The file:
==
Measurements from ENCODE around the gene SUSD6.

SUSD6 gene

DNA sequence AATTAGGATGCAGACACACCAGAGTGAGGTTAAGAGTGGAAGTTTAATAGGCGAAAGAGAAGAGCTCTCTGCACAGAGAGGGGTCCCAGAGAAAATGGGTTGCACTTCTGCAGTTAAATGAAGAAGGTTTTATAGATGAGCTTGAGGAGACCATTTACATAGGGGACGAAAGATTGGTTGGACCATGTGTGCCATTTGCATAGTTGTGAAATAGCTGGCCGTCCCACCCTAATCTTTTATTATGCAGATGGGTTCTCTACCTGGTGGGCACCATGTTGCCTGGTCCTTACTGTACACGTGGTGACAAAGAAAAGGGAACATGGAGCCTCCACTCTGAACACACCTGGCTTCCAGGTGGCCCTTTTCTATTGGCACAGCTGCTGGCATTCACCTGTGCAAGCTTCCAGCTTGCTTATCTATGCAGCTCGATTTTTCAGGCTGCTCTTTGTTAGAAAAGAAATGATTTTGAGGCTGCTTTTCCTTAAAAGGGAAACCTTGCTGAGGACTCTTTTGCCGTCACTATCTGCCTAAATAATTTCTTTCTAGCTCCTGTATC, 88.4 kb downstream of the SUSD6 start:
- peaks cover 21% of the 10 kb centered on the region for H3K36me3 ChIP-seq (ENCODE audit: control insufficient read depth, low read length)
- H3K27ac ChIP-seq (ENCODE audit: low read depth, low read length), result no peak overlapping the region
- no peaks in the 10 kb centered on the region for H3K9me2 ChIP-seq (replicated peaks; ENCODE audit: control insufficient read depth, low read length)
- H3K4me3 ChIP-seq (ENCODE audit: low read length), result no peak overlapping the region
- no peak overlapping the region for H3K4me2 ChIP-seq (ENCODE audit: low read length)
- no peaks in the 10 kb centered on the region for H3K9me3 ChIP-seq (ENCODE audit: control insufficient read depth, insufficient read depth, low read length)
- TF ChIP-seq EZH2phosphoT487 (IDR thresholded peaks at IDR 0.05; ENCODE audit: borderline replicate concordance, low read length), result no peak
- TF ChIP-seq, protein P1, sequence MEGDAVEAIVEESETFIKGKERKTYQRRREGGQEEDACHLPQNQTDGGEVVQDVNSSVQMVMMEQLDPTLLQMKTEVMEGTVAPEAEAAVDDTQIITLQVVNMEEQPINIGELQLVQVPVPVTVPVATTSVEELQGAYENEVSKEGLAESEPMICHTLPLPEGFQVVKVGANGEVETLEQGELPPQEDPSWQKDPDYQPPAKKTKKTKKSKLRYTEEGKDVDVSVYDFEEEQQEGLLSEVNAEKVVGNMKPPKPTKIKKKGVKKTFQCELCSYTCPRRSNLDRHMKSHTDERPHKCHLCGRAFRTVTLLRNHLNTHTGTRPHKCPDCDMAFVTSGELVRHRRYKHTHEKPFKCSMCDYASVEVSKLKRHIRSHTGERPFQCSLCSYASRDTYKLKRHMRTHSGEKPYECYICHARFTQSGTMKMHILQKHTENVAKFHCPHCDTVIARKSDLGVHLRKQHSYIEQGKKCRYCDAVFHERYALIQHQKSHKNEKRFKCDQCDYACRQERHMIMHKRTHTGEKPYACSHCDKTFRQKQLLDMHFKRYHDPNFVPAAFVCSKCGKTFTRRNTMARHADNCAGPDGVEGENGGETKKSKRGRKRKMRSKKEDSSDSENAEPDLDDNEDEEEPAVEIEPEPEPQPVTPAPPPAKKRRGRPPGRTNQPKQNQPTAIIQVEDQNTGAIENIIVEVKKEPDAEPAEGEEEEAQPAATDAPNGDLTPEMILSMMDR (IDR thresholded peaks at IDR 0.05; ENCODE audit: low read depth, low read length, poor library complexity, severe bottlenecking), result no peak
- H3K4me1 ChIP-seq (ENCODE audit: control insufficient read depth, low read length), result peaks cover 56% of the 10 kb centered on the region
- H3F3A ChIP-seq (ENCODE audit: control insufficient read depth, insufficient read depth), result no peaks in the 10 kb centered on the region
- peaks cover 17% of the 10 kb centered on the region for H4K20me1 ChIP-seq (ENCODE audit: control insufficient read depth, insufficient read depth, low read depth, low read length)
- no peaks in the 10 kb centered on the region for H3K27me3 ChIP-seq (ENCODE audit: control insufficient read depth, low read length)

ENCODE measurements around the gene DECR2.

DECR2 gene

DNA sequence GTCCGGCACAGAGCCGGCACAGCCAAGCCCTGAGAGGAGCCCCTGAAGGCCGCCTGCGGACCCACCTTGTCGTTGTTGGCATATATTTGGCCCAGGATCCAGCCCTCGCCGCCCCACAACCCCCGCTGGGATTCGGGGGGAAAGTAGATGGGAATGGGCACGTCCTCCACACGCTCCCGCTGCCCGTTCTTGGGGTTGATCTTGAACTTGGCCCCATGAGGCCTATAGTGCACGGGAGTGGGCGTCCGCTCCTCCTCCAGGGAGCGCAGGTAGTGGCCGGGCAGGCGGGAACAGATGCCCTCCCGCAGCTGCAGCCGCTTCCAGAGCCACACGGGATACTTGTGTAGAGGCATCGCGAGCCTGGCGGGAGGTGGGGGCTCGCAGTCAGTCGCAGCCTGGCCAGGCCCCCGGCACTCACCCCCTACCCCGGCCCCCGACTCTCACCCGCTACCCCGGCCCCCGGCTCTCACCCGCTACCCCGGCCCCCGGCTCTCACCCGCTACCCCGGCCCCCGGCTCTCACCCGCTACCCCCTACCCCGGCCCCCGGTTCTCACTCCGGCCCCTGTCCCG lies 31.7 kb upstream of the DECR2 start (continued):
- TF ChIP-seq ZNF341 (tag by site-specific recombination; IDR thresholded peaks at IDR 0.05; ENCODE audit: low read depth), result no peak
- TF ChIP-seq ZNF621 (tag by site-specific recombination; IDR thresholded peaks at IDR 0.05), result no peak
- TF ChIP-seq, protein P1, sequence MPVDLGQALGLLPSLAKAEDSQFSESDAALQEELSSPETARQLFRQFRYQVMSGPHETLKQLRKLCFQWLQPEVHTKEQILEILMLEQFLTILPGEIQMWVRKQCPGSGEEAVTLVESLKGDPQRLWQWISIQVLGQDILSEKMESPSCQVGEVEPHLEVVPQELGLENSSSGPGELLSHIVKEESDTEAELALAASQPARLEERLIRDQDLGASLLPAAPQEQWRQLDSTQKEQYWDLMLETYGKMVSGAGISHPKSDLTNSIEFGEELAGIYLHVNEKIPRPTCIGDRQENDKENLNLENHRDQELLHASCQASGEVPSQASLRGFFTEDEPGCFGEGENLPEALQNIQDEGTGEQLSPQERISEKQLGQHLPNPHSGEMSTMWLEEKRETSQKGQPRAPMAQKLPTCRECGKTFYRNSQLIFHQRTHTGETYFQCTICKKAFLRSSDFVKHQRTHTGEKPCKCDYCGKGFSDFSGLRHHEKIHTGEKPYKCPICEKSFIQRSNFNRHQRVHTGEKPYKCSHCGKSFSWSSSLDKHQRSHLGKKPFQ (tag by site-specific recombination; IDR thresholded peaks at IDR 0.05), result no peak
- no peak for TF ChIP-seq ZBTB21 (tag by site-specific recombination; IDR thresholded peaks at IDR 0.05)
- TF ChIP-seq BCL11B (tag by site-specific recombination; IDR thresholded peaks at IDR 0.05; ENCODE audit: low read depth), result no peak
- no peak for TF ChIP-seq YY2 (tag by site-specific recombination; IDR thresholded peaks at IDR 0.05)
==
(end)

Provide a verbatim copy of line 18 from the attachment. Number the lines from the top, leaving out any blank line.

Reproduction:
DNA sequence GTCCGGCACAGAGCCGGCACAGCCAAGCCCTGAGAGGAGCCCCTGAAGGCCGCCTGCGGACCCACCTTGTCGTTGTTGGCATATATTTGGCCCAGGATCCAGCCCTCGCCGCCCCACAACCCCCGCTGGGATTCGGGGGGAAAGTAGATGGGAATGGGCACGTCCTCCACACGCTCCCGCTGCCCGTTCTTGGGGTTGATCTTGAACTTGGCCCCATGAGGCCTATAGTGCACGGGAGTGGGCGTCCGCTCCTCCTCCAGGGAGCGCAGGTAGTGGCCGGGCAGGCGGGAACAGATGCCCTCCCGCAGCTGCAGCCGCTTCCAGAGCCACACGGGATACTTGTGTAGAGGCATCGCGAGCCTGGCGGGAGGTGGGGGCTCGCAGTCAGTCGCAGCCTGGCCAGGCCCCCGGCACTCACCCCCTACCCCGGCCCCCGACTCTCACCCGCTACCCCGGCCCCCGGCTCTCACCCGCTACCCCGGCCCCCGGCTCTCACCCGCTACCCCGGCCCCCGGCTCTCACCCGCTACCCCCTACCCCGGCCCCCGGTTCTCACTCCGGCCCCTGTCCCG lies 31.7 kb upstream of the DECR2 start (continued):